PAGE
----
THE VILLAINS ARE CARTOONISH, EVIL-FOR-THE-SAKE-OF-EVIL
As much as I love Die Hard, I don't want to read another script about a Hans Gruber knock-off. It's really tempting and so much goddamn fun to write big, hammy bad guys, but it's a shortcut. I can't count the number of times I've quoted The Incredibles while reading a script: 

"He starts monologuing! He starts this prepared speech about how feeble I am compared to him, how inevitable my defeat is, how the world will soon be his... The guy's got me on a platter, and he won't shut up!" 
If you're worried your villain is too corny, imagine Dr. Evil saying his lines: if you added jokes, would your scene fit perfectly in Austin Powers 4?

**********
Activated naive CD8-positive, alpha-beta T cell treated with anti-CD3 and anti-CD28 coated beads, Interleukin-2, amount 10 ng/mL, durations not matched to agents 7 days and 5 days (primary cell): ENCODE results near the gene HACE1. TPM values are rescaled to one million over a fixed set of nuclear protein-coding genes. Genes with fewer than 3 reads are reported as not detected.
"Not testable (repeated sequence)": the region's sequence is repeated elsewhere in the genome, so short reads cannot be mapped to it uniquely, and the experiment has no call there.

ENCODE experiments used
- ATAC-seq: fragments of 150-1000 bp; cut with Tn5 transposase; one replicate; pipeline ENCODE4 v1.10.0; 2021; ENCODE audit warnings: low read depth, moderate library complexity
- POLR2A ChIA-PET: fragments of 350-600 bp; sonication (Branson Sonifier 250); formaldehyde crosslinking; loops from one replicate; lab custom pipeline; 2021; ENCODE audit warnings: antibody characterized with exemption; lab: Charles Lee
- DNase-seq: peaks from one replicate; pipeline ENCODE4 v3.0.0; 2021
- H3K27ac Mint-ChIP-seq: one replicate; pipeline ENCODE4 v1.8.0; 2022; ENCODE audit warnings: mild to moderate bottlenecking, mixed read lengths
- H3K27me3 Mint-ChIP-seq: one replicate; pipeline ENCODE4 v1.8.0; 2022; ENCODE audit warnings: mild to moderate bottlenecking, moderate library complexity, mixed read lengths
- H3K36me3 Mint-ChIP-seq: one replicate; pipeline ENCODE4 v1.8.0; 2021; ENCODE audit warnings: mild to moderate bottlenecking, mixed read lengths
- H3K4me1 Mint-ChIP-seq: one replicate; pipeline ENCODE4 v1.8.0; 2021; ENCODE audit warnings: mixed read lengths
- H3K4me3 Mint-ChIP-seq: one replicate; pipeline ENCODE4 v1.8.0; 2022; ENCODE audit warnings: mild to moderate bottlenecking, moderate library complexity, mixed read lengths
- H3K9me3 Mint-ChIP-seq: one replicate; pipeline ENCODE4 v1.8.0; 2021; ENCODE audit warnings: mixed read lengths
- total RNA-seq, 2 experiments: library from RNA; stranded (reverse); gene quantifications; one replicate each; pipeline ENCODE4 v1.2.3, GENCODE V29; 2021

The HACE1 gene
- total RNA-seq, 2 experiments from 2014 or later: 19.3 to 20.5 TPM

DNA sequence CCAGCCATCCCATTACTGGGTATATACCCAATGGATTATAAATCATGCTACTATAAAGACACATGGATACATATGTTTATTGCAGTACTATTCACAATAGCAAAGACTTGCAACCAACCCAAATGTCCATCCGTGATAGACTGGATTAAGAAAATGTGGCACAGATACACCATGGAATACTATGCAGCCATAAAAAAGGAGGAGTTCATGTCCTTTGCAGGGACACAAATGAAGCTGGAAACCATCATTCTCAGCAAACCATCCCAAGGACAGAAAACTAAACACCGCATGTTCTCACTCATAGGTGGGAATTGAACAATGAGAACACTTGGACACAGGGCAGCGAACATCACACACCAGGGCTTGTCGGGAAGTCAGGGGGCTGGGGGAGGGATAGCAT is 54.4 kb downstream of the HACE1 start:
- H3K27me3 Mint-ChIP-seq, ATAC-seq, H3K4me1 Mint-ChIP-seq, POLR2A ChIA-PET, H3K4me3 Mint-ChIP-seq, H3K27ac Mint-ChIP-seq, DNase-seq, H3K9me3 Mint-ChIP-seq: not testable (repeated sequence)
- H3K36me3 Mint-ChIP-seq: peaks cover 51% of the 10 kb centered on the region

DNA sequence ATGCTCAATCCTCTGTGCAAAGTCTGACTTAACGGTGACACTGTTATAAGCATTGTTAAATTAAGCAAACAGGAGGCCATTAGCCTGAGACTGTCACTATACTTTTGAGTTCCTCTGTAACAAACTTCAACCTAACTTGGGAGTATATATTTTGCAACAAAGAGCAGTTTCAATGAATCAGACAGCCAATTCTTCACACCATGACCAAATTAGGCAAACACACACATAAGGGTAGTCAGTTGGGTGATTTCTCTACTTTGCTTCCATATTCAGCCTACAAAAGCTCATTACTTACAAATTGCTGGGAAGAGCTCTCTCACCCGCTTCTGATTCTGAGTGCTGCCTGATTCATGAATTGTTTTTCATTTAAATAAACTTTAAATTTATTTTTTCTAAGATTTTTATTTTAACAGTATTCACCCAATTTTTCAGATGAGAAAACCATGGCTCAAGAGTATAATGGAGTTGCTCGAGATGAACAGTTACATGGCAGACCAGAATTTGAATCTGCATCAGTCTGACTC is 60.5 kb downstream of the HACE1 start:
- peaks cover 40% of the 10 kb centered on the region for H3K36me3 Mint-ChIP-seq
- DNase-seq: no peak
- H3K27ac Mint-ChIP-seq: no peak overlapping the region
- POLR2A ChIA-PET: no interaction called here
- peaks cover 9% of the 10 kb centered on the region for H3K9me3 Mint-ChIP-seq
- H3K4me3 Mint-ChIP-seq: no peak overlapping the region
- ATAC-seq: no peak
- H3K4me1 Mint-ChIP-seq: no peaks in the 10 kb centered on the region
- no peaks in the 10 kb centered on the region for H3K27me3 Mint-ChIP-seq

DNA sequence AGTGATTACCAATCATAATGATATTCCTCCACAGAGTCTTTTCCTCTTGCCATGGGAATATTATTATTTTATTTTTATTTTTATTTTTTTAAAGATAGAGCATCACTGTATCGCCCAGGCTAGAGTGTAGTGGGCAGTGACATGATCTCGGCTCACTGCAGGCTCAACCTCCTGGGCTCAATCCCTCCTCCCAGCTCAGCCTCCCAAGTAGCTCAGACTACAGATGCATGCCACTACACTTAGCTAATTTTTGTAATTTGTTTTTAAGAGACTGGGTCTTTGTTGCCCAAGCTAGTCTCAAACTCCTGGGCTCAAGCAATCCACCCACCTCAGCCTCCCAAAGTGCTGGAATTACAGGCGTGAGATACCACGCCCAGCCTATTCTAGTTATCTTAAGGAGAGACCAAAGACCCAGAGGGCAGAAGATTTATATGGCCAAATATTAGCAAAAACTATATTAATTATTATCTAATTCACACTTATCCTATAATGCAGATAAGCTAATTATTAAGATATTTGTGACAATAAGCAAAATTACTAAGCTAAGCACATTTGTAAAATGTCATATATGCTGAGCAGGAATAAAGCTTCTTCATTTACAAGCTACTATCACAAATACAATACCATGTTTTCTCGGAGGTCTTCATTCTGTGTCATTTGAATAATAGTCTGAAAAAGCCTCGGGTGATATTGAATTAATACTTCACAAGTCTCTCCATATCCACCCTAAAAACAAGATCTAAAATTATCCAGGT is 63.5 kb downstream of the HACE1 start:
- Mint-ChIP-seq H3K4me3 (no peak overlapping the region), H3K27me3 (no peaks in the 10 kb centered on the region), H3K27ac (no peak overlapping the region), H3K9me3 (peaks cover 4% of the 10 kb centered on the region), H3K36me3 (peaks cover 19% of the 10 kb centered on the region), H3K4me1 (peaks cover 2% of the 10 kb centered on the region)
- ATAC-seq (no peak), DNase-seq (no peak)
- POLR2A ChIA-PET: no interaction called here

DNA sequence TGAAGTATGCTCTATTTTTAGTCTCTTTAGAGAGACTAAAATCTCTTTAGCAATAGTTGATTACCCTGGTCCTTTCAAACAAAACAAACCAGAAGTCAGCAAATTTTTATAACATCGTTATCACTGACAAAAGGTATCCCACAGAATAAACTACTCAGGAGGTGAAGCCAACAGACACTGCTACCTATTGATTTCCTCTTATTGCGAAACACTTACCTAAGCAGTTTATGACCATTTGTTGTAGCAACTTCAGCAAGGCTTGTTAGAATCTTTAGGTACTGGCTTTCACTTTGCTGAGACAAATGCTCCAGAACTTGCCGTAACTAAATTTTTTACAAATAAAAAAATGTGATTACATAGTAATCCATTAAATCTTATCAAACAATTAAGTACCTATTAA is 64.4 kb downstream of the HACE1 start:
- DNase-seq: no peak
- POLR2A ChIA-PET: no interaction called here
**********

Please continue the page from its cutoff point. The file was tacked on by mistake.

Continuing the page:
THE FEMALE PART IS UNDERWRITTEN
There's no easy solution for this: it's hard for guys to write girls, and vice versa. That's just human nature. Maybe a trick is imagining the actress' reaction: if the female role is so one-dimensional, why would an actress want to play it? How could you strengthen that role to give an actress something to sink her teeth into? Joss Whedon and Woody Allen have a pretty good track record for writing female characters; there's lots to learn from their work.

THE SCRIPT FAVORS STYLE OVER SUBSTANCE
In my opinion, Lucky Number Slevin [released in Australia as The Wrong Man] is the perfect example of style over substance. I love it, but it definitely tries very hard to be cool, in story, in twists, in character, in dialogue. There's nothing wrong with making your script zing, but don't make it empty zing: have the goods to back up the style. The Matrix, in my opinion, combined style and substance very well: the movie had flash, but damn did it ever have a story too. It varies from genre to genre: the balance between style and substance is harder to maintain in different types of stories.